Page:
July 29, 2015 to August 6, 2015
World Forum
Europe/Amsterdam timezone

Analysis of GCR Spectra and Composition Using Penetrating Particle Data from the CRIS Instrument on ACE

Aug 1, 2015, 3:30 PM
1h
Amazon Foyer (World Forum)

Amazon Foyer

World Forum

Churchillplein 10 2517 JW Den Haag The Netherlands
Board: 234
Poster contribution CR-EX Poster 2 CR

Speaker

M. Wiedenbeck (JPL/Caltech)

Description

The Cosmic Ray Isotope Spectrometer (CRIS) on NASA's Advanced Composition Explorer (ACE) spacecraft has been making precise measurements of cosmic-ray elemental and isotopic composition and energy spectra for nearly 18 years. This instrument uses the dE/dx versus total energy technique to identify nuclei that stop in thick stacks of silicon solid-state detectors and to measure their energy. The energy range covered for these stopping particles extends up to ~280 MeV/nuc for O and ~570 MeV/nuc for Fe. We have developed a new technique for identifying particles that penetrate the entire detector stack that relies on a combination of the total energy deposited in the stack and the change of dE/dx from the front to the back of the stack. This technique allows us to extend energy spectra for cosmic-ray elements to higher energies and can be used for bridging the energy gap between the CRIS stopping-particle spectra and measurements made in low-Earth orbit by instruments such as HEAO-C2, PAMELA, and AMS-02. We will describe the technique, show some applications to extending the energy limit of the CRIS spectra, and discuss the limitations on the energy coverage that can be achieved.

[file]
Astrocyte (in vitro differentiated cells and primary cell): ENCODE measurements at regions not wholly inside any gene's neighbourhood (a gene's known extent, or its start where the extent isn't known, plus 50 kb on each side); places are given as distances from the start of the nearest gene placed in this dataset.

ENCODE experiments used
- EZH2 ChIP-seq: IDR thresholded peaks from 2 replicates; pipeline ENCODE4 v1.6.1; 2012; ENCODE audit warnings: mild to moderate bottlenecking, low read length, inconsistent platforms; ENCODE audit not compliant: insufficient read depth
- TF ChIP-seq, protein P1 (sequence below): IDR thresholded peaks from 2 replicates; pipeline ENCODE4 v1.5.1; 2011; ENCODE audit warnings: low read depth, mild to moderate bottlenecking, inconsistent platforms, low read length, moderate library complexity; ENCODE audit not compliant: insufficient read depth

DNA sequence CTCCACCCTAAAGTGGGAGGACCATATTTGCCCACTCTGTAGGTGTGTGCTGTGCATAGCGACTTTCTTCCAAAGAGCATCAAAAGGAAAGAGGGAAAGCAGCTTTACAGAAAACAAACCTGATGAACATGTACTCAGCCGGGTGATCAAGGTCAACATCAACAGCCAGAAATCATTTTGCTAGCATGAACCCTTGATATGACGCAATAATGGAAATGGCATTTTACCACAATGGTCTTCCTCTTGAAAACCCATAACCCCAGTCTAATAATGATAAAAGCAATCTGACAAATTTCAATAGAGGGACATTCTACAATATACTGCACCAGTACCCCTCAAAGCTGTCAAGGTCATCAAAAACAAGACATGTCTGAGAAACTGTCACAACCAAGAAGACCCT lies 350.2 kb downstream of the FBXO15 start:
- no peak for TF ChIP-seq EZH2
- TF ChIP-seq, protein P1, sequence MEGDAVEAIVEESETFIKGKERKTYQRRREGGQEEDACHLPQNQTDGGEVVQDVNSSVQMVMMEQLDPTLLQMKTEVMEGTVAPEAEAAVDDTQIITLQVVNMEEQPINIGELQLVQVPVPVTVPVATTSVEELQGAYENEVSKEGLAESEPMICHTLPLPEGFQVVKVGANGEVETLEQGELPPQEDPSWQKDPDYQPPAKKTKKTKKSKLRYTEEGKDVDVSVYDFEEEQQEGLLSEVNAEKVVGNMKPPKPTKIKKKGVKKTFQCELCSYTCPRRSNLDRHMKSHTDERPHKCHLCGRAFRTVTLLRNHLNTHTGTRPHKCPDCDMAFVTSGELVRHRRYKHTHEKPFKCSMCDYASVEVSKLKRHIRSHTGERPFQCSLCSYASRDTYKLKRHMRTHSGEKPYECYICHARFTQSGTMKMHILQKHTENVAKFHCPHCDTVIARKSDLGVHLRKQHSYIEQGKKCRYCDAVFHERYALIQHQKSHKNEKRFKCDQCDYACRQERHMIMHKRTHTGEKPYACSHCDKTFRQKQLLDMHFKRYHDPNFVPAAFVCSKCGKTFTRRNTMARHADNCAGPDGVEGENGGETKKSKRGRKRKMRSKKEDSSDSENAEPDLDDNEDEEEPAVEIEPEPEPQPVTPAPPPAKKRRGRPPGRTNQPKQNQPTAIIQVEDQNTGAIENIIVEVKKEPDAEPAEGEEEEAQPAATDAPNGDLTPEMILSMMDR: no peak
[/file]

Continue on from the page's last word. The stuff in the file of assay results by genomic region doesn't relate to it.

Registration number following "ICRC2015-I/" 703
Collaboration -- not specified --

Primary author

M. Wiedenbeck (JPL/Caltech)

Co-authors

A. Cummings (Caltech) A. Davis (Caltech) A. Labrador (Caltech) E. Christian (NASA/GSFC) E. Stone (Caltech) G. de Nolfo (NASA/GSFC) M. Israel (Washington Univ.) R. Leske (Caltech) R. Mewaldt (Caltech) T. von Rosenvinge (NASA/GSFC) W. Binns (Washington Univ.)

Presentation materials

There are no materials yet.